Skeleton Man
Skeleton Man
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Annotation: After her parents disappear and she is turned over to the care of a strange "great-uncle," Molly must rely on her dreams about an old Mohawk story for her safety and maybe even for her life.
Genre: [Suspense fiction]
Catalog Number: #273449
Format: Perma-Bound Edition
Publisher: HarperCollins
Copyright Date: 2001
Edition Date: 2003
Illustrator: Comport, Sally Wern,
Pages: 114 pages
Availability: Available
ISBN: Publisher: 0-06-440888-4 Perma-Bound: 0-605-37322-1
ISBN 13: Publisher: 978-0-06-440888-2 Perma-Bound: 978-0-605-37322-8
Dewey: Fic
LCCN: 00054345
Dimensions: 20 cm.
Language: English
Horn Book
When her parents disappear, Molly is handed over to a sinister, skeletal man claiming to be her great-uncle. Drawing on her Mohawk heritage, the sixth grader unravels much of the mystery of her parents' whereabouts and the stranger's identity, although his evil motivations are never fully explained--which makes the story even spookier. The plot sometimes strains credulity, but the narrative is fast paced and suspenseful.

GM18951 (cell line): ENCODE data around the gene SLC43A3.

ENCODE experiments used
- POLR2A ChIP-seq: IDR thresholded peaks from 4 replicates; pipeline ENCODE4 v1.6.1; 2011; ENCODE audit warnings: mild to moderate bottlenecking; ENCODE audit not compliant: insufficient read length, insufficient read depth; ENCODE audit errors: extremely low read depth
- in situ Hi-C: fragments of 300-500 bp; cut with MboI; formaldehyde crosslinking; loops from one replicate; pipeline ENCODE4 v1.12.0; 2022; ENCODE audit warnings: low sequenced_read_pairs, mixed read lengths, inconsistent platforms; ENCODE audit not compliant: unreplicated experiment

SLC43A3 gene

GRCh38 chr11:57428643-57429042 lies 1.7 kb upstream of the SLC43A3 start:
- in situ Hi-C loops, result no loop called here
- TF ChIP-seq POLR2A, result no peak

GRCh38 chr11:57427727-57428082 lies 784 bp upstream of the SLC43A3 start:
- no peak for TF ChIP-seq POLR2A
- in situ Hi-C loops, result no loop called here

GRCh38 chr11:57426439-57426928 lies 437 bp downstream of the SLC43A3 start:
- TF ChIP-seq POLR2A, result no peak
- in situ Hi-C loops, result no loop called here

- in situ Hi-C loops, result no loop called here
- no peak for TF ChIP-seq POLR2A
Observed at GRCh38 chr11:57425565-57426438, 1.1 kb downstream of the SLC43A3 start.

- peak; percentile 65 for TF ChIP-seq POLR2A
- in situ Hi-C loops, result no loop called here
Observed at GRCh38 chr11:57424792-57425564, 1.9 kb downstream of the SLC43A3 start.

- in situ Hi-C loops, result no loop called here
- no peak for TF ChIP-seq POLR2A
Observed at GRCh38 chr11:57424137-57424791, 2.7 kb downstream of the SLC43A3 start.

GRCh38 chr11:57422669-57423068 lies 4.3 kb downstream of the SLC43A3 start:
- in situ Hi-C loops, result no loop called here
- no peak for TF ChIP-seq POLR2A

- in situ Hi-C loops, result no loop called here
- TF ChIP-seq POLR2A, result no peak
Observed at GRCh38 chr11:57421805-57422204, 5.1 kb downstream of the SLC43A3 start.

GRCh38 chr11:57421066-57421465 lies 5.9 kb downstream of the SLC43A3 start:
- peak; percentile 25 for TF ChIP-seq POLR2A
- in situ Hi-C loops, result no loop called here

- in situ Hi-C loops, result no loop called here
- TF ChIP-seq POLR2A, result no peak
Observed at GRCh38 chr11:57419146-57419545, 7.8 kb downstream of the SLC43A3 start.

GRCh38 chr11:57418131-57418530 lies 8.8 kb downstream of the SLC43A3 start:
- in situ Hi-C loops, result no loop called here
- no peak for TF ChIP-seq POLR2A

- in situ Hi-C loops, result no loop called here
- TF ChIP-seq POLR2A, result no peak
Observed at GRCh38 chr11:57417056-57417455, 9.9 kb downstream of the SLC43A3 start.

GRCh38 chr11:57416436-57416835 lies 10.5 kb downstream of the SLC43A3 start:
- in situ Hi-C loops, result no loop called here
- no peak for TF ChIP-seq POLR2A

Kirkus Reviews
Bruchac ( The Journal of Jesse Smoke , p. 655, etc.) sets this short nail-biter, based on a Mohawk legend—about a man with an appetite so insatiable that he eats himself down to bones, then goes after his relatives—in modern New York state. Despite her protests, when Molly's parents suddenly disappear, she's handed over to a tall, thin stranger claiming to be her great-uncle. Molly can't convince anyone, except a sympathetic but powerless teacher, that she's in danger. But as she is locked into her new room each night, seldom catches even a glimpse of her captor's face, and discovers that he has a closed-circuit TV camera trained on her door, she recalls a scary tale her Mohawk father tells. She also begins having strange dreams: of being pursued, and of a rabbit who offers warnings and guidance. Those dreams turn real when she escapes, finds her parents imprisoned in an adjoining building, then leads her captor on a desperate run through dark woods to a (perhaps final) confrontation on a high, rickety bridge. Bruchac adds believable details, vigorously cranks up the suspense, and pits a deliciously ghastly creature who likes to play with his food against a resourceful young heroine who draws both on courage and cultural tradition to come out on top. A natural for under-the-blanket reading. (Fiction. 10-12)